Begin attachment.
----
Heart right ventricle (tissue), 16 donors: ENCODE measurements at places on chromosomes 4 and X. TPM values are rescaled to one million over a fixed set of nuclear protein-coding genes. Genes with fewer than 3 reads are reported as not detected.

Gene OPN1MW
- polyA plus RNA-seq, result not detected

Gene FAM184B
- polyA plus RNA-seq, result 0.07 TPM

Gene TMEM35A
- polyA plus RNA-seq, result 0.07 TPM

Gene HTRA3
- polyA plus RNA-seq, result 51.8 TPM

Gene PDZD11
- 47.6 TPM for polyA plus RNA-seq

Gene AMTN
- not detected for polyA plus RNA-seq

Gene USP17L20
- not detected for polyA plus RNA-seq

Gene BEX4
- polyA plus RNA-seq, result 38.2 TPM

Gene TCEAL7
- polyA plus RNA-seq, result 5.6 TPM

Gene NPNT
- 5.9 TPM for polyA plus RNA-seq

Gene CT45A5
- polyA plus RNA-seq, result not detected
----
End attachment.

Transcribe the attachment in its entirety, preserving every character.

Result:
Heart right ventricle (tissue), 16 donors: ENCODE measurements at places on chromosomes 4 and X. TPM values are rescaled to one million over a fixed set of nuclear protein-coding genes. Genes with fewer than 3 reads are reported as not detected.

Gene OPN1MW
- polyA plus RNA-seq, result not detected

Gene FAM184B
- polyA plus RNA-seq, result 0.07 TPM

Gene TMEM35A
- polyA plus RNA-seq, result 0.07 TPM

Gene HTRA3
- polyA plus RNA-seq, result 51.8 TPM

Gene PDZD11
- 47.6 TPM for polyA plus RNA-seq

Gene AMTN
- not detected for polyA plus RNA-seq

Gene USP17L20
- not detected for polyA plus RNA-seq

Gene BEX4
- polyA plus RNA-seq, result 38.2 TPM

Gene TCEAL7
- polyA plus RNA-seq, result 5.6 TPM

Gene NPNT
- 5.9 TPM for polyA plus RNA-seq

Gene CT45A5
- polyA plus RNA-seq, result not detected